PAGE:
Unfortunately, many people who have improved their diets are still slowly or quickly developing insulin resistance as they age. The fasting blood sugar looks OK but your body is having to make a lot more insulin to control it, because the insulin receptors are not responding as they previously did. Baseline insulin levels go up. Having chronic over-secretion of insulin negatively impacts all of the conditions I’ve listed above. Long term negative consequences also include a higher risk for many cancers as well as Alzheimer’s Disease, a disease that will become more and more common as Baby Boomer’s and Gen Xers enter their later years.

The reasons that insulin resistance occurs are somewhat complex and include dietary and lifestyle stress, genetics as well as environmental factors. However, this process can be reversed to a large extent and managed well with the consistent application of an individualized lifestyle ‘prescription’. There is no ‘one size fits all approach’ and I would not suggest a dietary plan to a patient without sitting down with them and looking at their lifestyle factors and dietary patterns and negotiating a plan they can live with!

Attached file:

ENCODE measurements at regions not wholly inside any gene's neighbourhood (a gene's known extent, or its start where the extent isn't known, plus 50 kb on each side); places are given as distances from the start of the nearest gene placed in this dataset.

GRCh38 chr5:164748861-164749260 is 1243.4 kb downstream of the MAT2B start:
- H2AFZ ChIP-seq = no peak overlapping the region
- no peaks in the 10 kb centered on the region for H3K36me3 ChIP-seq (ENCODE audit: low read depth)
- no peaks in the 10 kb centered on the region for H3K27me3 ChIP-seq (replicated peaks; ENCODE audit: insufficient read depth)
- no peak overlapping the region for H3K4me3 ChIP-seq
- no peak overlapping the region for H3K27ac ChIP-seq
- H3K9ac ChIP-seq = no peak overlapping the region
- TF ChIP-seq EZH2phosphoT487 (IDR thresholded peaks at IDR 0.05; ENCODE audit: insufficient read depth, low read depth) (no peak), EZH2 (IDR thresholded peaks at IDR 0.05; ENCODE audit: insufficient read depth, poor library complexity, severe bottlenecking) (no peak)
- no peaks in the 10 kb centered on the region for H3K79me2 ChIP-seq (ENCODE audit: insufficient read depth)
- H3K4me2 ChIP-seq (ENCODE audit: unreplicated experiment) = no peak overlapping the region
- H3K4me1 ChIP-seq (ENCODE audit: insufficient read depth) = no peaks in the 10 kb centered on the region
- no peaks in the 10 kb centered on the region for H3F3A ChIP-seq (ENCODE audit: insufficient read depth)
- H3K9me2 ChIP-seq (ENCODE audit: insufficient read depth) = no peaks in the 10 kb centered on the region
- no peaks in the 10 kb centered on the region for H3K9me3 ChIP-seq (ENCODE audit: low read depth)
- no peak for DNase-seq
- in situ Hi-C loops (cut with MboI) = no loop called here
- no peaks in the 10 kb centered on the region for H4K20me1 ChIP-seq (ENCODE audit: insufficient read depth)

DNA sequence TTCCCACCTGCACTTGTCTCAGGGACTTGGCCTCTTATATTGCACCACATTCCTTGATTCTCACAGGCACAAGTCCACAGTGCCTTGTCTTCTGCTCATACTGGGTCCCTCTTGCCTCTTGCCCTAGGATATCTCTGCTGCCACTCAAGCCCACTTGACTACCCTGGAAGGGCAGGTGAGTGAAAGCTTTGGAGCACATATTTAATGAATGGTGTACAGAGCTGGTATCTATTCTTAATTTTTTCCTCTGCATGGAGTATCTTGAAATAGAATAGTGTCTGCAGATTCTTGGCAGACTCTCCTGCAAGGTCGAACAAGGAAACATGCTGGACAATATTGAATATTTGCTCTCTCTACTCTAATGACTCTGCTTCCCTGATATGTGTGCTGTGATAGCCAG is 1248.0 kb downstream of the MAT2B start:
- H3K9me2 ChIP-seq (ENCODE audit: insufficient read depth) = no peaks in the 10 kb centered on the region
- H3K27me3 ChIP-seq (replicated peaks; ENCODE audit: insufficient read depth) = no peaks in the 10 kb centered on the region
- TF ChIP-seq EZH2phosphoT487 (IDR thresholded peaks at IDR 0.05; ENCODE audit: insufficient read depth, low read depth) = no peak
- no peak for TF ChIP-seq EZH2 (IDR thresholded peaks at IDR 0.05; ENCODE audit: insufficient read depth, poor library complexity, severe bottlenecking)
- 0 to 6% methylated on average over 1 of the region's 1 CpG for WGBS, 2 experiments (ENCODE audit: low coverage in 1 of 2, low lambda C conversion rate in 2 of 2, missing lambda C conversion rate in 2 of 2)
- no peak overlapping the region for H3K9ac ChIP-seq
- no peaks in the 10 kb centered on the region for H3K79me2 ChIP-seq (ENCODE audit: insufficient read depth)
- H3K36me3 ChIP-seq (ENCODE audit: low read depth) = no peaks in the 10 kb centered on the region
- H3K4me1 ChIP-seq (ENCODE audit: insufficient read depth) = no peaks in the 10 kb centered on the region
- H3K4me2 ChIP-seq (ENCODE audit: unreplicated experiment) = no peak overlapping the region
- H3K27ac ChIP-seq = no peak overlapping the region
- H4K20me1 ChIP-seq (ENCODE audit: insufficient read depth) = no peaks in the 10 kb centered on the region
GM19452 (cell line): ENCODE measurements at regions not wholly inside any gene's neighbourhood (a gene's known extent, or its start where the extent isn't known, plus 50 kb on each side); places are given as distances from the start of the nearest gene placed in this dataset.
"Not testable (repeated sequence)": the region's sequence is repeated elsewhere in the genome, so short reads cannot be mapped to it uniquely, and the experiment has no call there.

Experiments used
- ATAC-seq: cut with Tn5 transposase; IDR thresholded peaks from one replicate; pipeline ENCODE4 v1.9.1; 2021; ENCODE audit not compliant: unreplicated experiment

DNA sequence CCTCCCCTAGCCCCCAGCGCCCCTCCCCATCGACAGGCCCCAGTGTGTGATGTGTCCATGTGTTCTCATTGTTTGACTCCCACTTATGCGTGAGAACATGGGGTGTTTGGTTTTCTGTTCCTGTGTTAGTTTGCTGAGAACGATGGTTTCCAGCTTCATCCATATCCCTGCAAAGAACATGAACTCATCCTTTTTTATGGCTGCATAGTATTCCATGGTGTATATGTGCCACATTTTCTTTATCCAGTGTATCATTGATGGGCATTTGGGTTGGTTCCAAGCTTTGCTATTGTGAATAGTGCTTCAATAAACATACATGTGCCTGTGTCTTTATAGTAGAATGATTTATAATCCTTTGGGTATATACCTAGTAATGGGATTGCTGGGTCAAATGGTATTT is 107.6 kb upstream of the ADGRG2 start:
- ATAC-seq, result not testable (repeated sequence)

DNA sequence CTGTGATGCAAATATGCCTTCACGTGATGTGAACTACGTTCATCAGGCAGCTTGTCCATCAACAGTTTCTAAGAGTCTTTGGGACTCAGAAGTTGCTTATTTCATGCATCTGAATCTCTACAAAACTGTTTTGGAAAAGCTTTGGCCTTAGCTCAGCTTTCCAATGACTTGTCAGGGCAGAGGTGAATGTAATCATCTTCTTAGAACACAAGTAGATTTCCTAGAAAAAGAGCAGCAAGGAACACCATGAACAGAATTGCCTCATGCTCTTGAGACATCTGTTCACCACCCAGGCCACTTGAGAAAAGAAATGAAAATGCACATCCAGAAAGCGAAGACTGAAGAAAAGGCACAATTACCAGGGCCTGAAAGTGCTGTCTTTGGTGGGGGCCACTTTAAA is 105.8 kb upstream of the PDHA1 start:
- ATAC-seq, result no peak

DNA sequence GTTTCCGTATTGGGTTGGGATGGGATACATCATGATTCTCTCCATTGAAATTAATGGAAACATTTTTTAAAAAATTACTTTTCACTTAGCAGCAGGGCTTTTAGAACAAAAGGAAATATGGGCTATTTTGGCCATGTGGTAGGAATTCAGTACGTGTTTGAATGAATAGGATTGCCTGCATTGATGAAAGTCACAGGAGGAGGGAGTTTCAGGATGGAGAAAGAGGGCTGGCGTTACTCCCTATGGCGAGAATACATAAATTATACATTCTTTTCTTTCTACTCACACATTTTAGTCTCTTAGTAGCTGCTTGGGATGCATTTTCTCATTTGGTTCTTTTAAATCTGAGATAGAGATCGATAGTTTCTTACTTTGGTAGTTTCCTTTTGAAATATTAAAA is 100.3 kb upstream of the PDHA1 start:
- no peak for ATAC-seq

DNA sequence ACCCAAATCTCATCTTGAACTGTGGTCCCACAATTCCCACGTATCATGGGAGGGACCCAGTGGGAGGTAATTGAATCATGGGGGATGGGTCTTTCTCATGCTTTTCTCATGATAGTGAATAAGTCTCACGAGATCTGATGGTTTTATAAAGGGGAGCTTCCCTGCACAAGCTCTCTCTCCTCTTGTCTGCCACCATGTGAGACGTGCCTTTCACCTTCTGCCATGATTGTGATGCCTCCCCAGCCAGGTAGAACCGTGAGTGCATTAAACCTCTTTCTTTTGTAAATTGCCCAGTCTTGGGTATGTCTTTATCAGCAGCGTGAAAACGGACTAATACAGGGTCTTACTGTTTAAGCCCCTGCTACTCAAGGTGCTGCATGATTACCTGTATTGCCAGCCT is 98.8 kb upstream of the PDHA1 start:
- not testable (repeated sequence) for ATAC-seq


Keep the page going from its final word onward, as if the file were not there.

I believe in a complementary medical model where conventional and alternative solutions to health care challenges are given equal consideration. I do not advise patients to discontinue their current medications and I am happy to work with their primary health care practitioners to strike a balance between therapeutic lifestyle change and conventional management of risk factors. I believe that this complementary model of health care is essential for optimal health outcomes at the personal and public health level.

Going forward, I see a clear need for more attention to be placed on the prevention and early intervention of insulin resistance-related diseases. A personalized lifestyle and dietary approach can help many people who trying to figure out what they can do to be and feel healthier. If a patient wants to work on their health and wellness pro-actively, Naturopathic Medicine provides an approach that can provide inspiration and workable solutions!